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  • By the author of The Conservative Resurgence and the Press: The Media’s Role in the Rise of the Right and of Journalism at the End of the American Century, 1965-Present. A former journalist with a Ph.D. in journalism, history and political science, McPherson is a past president of the American Journalism Historians Association and a board member for the Northwest Alliance for Responsible Media.

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Congress approving digital delay that few want?

Posted by James McPherson on January 27, 2009

After last night’s unanimous Senate vote, the House of Representatives will take “emergency action” to vote on a bill to delay the switch to digital television from Feb. 17 until June 12. The House vote may come as early as later today, though I suspect ongoing stimulus talks and other issues (which fortunately included passage of the Lilly Ledbetter Fair Pay Act) will delay it until tomorrow or later this week. So much for the idea that interest groups and lobbyists have all the power in Washington, since students and I learned first-hand last week that representatives for several powerful groups actually oppose the delay to digital.

The “emergency” aspect of the House action is somewhat humorous, since the switch to digital has been scheduled for more than a decade and those of use with cable or satellite hookups probably won’t be seriously affected (though even we may need an extra cable box or experience a slight  increase in the number of neighbors who want to watch football games at our houses). A January startup date previously had been moved to Feb. 17 after legislators realized what might happen if the switch screwed up people’s Super Bowl viewing or messed with the plans of advertisers, who will pay up to $3 million for 30 seconds of advertising during the game. No, that’s not a joke–at least three experts we spoke with in New York and Washington, D.C., verified the Super Bowl-related reasoning behind the February date.

I don’t know the significance of the June 12 date, which among other things happens to be George H.W. Bush’s 85th birthday, the 70th birthday of the National Baseball Hall of Fame, the 22nd anniversary of the date Ronald Reagan urged Mikhail Gorbachev to “tear down this wall,” and the 15th anniversary of when Nicole Brown Simpson and Ron Goldman were murdered (an event that came 27 years to the day after the Supreme Court struck down state laws against interracial marriages, suggesting that O.J. may have an odd way of celebrating key anniversaries).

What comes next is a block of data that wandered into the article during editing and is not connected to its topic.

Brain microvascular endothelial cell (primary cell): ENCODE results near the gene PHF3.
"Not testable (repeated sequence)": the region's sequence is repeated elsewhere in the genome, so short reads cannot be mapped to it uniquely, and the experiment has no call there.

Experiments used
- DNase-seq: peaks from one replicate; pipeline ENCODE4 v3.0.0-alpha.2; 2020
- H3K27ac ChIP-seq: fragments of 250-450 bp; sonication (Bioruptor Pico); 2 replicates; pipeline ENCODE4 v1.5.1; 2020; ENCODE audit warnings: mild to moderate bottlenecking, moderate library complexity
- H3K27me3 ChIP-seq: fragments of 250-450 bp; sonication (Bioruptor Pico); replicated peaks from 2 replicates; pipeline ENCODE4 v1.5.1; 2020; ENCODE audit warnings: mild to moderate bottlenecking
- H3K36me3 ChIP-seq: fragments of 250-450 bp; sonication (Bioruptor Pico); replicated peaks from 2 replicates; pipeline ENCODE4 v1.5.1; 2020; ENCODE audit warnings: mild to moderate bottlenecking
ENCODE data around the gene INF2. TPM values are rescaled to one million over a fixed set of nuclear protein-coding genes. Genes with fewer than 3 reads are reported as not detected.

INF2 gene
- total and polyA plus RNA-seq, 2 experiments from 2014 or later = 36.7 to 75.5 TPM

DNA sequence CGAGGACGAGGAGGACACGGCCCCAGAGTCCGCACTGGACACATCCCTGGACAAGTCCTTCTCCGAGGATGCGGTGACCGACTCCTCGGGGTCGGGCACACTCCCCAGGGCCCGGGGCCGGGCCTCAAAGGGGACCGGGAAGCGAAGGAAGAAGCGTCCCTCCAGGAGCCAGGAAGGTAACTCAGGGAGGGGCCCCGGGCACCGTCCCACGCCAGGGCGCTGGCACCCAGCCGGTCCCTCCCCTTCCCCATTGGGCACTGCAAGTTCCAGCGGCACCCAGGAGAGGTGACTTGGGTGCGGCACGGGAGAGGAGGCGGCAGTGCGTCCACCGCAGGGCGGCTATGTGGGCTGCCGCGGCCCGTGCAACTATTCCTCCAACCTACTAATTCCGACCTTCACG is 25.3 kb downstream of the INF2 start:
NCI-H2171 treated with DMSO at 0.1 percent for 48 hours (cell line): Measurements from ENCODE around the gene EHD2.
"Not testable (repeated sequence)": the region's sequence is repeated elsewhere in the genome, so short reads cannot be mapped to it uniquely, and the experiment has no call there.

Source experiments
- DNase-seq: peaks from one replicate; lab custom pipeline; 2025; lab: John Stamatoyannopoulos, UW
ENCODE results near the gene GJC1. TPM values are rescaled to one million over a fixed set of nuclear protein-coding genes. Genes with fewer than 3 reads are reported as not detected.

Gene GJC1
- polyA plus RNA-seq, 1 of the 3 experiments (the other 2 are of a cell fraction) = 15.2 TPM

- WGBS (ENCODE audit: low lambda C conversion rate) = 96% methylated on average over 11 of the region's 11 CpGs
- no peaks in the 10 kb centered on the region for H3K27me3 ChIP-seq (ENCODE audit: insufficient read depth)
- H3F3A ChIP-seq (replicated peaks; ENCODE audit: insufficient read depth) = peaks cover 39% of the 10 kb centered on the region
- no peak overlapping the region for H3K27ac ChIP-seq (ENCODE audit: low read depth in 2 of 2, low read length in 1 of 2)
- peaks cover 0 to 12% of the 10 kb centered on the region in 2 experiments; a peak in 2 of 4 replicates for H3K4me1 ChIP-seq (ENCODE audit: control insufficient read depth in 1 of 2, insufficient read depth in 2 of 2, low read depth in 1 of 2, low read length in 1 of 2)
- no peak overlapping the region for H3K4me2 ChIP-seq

Regardless of the date, the Nielsen ratings folks are concerned about the switch to digital, as Dave Thomas, president of Global Media Client Services of the company, noted when we met him two weeks ago. He estimated that 5 to 6 percent of viewers are “completely unprepared” for the switch (despite the fact that as National Association of Broadcasters executive VP Marcellus Alexander told us last week, more than $1 billion has been spent on industry advertising warning viewers that “you may need a converter box” if your TV is too old and you don’t have cable or satellite television).

“What’s troubling is that it’s not going to fall evenly,” Thomas noted about the people who will be left without television. Young people, the elderly and poor people will be most likely to suffer problems, and not nearly enough cost-reducing coupons have been set aside for people who need converter boxes. I don’t know how much the problem might be aggravated by people like me who got converter boxes despite already having cable, just in case a natural disaster or the desire to watch a baseball game while camping forces me to rely on older, non-digital technology.